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Voting under temptation

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  • Monisankar Bishnu

    ()
    (Indian Statistical Institute, New Delhi)

  • Min Wang

    ()
    (Michigan State Universitywth)

Abstract

In the presence of temptation and self-control preferences as in Gul and Pesendorfer, the optimal policy is to subsidize savings when consumers are tempted by "excessive" impatience (Krusell, Kuruscu and Smith, 2010). However, in the homogeneous agents model, taxation loses an important property in that it fails to reduce the inequality through redistribution. Thus the phenomenon that welfare improves on subsidizing savings may vanish when the agents differ in their abilities to earn income. They may well choose a positive tax if they are from low ability group where the redistribution effect of tax dominates the temptation effect. In a political economy, a situation may easily arise where a negative tax will never be implemented. When agents are homogeneous, as temptation grows, optimal subsidy on saving increases. The corresponding result in the heterogeneous agents case is that as temptation grows, the political support for the subsidy increases.

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Bibliographic Info

Paper provided by Indian Statistical Institute, New Delhi, India in its series Indian Statistical Institute, Planning Unit, New Delhi Discussion Papers with number 12-03.

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Length: 24 pages
Date of creation: Jan 2012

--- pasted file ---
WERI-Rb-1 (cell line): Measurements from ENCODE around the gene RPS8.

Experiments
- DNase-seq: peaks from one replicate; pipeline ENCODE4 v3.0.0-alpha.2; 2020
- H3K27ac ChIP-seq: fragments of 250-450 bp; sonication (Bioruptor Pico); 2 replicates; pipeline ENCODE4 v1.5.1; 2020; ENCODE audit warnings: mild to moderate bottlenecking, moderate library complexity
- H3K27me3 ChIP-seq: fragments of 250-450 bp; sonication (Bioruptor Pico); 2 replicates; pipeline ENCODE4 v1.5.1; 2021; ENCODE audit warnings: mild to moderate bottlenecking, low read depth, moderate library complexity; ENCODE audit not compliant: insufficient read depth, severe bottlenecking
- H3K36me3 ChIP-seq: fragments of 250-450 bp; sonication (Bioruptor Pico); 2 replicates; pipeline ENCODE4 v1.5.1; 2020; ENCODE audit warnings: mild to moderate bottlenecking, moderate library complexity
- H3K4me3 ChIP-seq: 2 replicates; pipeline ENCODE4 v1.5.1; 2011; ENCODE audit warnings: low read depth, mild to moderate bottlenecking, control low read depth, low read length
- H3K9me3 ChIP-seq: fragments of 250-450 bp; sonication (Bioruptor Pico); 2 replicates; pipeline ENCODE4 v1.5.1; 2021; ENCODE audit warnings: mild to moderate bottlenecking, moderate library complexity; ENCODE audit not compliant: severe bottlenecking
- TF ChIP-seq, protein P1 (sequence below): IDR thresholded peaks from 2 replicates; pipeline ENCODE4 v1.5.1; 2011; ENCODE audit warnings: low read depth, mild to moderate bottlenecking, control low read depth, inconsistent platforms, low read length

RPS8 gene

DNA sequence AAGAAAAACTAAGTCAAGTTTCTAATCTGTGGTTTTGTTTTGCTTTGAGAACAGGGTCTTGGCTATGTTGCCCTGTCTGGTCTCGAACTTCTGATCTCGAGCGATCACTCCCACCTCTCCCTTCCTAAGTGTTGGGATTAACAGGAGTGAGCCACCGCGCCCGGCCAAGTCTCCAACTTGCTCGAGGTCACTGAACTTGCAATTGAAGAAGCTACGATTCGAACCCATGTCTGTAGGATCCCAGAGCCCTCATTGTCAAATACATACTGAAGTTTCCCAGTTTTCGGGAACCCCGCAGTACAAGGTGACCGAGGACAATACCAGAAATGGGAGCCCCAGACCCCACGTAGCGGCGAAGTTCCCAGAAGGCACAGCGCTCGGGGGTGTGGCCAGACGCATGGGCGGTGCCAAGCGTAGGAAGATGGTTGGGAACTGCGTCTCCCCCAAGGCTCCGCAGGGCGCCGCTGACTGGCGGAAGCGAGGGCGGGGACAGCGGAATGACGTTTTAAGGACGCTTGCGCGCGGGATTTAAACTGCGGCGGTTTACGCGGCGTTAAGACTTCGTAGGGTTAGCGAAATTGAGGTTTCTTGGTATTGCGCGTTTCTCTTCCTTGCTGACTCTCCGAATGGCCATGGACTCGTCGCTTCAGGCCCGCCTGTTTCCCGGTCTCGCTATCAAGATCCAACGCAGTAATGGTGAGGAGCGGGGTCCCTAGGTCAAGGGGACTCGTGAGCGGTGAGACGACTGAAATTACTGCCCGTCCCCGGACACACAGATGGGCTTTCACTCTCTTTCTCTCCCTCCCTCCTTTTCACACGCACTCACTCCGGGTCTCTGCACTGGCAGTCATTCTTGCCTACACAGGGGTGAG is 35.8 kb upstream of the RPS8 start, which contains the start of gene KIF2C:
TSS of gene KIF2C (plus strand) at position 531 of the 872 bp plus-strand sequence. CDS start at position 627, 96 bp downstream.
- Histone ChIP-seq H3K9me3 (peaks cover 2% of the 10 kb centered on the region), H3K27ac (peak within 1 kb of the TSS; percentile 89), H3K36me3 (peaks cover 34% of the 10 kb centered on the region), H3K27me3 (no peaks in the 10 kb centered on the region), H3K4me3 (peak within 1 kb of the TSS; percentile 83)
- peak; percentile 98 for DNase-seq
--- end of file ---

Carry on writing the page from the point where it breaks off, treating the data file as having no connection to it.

Date of revision:
Handle: RePEc:ind:isipdp:12-03

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Keywords: Temptation; self-control; optimal tax; voting;

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  1. Faruk Gul & Wolfgang Pesendorfer, 2004. "Self-Control and the Theory of Consumption," Econometrica, Econometric Society, vol. 72(1), pages 119-158, 01.
  2. Manuel Amador & Ivan Werning & George-Marios Angeletos, 2003. "Commitment Vs. Flexibility," NBER Working Papers 10151, National Bureau of Economic Research, Inc.
  3. Daron Acemoglu & Michael Golosov & Aleh Tsyvinski, 2007. "Political Economy of Mechanisms," Working Papers CAS_RN_2007_2, Laboratory for Macroeconomic Analysis.
  4. Laibson, David I., 1997. "Golden Eggs and Hyperbolic Discounting," Scholarly Articles 4481499, Harvard University Department of Economics.
  5. Marco Bassetto & Jess Benhabib, 2006. "Redistribution, Taxes and the Median Voter," Review of Economic Dynamics, Elsevier for the Society for Economic Dynamics, vol. 9(2), pages 211-223, April.
  6. Per Krusell & Burhanettin Kuruşçu & Anthony A. Smith Jr., 2010. "Temptation and Taxation," Econometrica, Econometric Society, vol. 78(6), pages 2063-2084, November.
  7. W. Pesendorfer & F. Gul, 1999. "Temptation and Self-Control," Princeton Economic Theory Papers 99f1, Economics Department, Princeton University.
  8. Judd, Kenneth L., 1985. "Redistributive taxation in a simple perfect foresight model," Journal of Public Economics, Elsevier, vol. 28(1), pages 59-83, October.
  9. Chamley, Christophe, 1986. "Optimal Taxation of Capital Income in General Equilibrium with Infinite Lives," Econometrica, Econometric Society, vol. 54(3), pages 607-22, May.
  10. Faruk Gul & Wolfgang Pesendorfer, 2005. "The Revealed Preference Theory of Changing Tastes," Review of Economic Studies, Oxford University Press, vol. 72(2), pages 429-448.
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